I really want to see you,
Really want to be with you,
Really want to see you, Lord,
But it takes so long, my Lord.
– George Harrison (1943-2001), from “My Sweet Lord” (1970)
Modern humans have existed on earth for roughly two hundred thousand years. Those earliest moderns lived in terror of predators, disease, hunger, weather, and lethal attacks by one another, so among the earliest human inventions were religions that featured powerful gods. In an effort to ease our fears in a world where we had no control and even less understanding, we imagined large beings in human form who could protect us. And to ensure the favor of these made-up gods that we imagined were as brutal and as fickle as people, we invented the notion that they could be placated by sacrificing some of what we most valued, especially our firstborn children. The whole concept of religions to serve cranky gods is an entirely human invention. And this idea that we can improve our lives by placating gods is a stubborn one, so even as late as the birth of Jesus the Jewish tribes were still sacrificing birds, animals, and grain to a god they called Jehovah. With such a history, it is easy to see why the execution and the miraculous rising from the dead of the greatest Jewish Teacher Who had come to us from the genuine Godhead must have seemed to be the ultimate sacrifice. God sacrificed His Firstborn to Himself! Now God is placated forevermore!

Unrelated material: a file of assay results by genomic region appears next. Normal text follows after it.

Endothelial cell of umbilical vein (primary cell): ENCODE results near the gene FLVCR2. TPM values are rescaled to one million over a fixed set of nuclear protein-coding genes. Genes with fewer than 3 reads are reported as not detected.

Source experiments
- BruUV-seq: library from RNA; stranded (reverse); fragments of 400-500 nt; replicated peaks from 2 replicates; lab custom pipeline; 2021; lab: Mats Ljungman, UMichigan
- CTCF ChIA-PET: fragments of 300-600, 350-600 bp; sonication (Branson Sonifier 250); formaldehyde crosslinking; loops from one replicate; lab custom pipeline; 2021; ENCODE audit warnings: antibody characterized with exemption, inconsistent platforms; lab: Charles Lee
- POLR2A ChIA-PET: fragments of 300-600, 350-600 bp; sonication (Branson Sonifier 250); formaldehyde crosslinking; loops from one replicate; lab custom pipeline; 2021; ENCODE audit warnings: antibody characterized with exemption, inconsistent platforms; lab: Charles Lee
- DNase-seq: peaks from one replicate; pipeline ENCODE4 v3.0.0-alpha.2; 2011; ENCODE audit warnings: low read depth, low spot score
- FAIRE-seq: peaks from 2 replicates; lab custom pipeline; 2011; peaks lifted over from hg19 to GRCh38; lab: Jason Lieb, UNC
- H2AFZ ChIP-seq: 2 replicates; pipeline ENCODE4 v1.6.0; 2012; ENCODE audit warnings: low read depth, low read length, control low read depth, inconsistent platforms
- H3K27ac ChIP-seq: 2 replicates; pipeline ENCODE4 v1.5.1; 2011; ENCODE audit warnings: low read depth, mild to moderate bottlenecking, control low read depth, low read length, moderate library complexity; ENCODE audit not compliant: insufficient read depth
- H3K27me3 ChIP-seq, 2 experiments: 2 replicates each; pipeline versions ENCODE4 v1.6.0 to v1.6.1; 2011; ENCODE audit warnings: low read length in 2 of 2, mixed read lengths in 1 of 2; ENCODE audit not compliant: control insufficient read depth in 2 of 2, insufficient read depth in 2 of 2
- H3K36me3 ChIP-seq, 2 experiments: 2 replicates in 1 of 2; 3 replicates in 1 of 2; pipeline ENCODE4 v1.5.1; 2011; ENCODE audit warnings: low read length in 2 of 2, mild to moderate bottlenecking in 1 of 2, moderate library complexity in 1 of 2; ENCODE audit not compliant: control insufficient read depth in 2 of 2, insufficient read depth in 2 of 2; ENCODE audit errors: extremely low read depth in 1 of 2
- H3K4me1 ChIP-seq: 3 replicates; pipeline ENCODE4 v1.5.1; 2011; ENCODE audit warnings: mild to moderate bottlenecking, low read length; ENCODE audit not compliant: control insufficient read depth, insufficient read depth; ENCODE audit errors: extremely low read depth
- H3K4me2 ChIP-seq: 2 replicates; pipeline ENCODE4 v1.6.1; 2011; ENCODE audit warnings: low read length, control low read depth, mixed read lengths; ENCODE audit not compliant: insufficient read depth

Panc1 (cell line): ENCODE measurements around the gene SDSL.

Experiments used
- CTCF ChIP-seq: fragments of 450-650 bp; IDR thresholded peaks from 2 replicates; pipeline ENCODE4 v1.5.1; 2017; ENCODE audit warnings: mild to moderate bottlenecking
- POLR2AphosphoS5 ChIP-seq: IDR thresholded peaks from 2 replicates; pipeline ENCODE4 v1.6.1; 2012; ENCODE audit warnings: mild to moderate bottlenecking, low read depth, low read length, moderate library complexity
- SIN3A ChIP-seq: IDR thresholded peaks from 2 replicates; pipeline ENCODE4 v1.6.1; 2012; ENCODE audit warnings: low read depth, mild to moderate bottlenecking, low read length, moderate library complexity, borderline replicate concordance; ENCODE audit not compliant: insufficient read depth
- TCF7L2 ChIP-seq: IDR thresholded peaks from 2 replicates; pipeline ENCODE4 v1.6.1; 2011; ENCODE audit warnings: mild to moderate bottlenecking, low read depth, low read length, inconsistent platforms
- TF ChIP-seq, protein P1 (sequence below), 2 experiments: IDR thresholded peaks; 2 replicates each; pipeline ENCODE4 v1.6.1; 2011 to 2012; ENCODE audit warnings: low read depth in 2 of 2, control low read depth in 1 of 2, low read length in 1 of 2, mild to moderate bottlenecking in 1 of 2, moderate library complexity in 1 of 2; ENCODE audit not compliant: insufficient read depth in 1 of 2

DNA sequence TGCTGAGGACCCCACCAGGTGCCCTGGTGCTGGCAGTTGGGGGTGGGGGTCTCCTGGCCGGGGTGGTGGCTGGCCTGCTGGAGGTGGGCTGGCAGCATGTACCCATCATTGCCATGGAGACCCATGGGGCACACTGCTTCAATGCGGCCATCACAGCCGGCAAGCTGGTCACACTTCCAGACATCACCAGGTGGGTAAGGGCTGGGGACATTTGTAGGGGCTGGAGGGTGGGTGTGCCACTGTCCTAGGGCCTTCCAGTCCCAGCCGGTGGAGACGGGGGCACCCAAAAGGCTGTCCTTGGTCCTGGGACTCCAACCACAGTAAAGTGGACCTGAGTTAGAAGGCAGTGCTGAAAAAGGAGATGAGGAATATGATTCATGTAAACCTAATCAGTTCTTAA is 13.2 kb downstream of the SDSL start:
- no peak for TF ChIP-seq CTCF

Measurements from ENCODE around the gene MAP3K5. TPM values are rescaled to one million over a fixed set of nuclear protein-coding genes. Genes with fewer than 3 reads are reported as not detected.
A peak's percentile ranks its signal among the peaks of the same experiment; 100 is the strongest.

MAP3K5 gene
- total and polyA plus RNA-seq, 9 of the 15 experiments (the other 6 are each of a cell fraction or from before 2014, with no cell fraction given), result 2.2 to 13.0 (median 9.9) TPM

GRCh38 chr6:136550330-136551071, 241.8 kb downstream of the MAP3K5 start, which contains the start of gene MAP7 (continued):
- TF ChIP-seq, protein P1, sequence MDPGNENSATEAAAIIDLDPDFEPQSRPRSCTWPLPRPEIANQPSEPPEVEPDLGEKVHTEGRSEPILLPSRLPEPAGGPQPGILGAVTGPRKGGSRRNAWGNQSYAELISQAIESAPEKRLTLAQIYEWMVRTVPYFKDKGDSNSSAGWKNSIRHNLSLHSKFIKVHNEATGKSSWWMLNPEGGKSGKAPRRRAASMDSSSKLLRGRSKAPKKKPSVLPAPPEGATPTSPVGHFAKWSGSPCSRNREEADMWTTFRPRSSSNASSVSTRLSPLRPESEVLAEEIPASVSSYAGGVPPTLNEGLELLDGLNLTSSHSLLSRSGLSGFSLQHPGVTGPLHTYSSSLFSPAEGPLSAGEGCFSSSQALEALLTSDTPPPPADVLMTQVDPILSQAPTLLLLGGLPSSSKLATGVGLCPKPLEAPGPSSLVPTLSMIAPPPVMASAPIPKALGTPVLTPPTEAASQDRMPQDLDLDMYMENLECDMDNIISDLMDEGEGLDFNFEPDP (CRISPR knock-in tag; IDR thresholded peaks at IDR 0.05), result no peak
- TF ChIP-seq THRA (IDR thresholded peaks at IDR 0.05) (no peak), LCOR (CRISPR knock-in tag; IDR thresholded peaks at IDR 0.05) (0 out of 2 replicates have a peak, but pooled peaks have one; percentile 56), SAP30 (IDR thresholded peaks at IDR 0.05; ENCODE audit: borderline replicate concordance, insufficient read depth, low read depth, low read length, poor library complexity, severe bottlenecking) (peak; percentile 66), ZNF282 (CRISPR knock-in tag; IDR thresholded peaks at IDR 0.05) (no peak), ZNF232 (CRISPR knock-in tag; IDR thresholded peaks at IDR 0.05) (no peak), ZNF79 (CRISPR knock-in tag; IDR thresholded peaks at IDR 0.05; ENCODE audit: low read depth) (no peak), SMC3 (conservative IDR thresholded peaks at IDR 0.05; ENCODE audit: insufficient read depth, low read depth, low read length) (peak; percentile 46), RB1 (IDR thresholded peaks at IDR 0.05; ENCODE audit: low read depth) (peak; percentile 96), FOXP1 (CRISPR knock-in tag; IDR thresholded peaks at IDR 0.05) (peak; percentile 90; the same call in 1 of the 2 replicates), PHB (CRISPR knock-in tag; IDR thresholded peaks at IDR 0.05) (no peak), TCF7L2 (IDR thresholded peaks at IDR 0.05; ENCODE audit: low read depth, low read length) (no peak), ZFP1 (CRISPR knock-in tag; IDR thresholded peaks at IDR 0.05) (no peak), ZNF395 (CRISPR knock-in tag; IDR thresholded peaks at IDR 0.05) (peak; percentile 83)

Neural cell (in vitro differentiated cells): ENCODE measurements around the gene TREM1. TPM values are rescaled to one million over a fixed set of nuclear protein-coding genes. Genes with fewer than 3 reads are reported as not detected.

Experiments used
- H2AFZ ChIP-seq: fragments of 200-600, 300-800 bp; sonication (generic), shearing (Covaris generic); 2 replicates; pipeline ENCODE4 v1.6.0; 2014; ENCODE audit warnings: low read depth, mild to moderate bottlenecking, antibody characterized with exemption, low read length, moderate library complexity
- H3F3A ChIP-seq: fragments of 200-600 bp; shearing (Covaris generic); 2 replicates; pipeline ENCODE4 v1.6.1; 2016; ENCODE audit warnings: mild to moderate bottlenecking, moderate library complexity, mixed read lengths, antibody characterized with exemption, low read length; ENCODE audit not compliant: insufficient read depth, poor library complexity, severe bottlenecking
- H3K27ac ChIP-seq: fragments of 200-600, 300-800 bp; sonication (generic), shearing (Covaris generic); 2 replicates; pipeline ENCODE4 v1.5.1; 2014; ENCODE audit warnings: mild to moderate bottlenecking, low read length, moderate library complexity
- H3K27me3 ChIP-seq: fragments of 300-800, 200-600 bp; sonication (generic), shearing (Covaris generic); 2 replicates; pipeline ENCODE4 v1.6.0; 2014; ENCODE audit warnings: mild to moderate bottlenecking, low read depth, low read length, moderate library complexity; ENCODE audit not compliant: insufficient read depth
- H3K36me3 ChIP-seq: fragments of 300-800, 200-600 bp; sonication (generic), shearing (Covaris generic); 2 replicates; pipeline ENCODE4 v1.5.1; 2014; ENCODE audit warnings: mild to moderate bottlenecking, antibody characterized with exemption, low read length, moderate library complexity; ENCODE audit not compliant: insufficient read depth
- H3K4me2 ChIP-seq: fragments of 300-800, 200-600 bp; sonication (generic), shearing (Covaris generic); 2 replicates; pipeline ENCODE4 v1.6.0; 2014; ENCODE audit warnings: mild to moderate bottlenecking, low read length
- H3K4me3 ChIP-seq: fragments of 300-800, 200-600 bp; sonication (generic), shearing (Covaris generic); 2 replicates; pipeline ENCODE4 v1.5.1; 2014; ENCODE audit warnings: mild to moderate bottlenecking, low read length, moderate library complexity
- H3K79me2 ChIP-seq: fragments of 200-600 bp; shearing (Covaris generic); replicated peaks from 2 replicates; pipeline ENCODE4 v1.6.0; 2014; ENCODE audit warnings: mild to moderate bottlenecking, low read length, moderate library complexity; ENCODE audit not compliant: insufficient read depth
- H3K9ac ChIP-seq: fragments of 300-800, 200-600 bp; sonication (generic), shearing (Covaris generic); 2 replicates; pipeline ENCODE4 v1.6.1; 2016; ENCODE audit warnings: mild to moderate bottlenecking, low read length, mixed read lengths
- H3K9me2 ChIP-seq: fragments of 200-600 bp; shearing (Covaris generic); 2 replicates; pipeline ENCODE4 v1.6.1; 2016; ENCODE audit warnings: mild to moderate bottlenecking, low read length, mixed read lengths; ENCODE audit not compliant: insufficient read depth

But the genuine Godhead doesn’t play human games. There is no evidence that the death of Jesus has ever made an afterlife difference for a single human being, and if it ever had happened we would know that by now. The genuine Godhead is all that exists, and that Godhead is infinitely greater and far more perfectly loving than any religion ever has imagined. Each of us is inextricably part of the Godhead. And God doesn’t want our sacrifices, our worship, or anything from us at all but that we work in eternal harmony toward eventually achieving the Godhead’s own level of absolute and perfect love. And since all religions are based in fear, one of the primary missions of Jesus when He came to earth two thousand years ago was not to start a new religion, but rather to free us from all the old ones.
Chapter Six of Matthew is the second of the three chapters that give us the Lord’s Sermon on the Mount. It feels like a cozy harbor after the sea of surprises in Chapter Five; it rests so gently on our minds that we fail to realize how radical these ideas were when He first spoke them. Chapter Six is about rising above religious fears, how essential that is, and how easy it can be.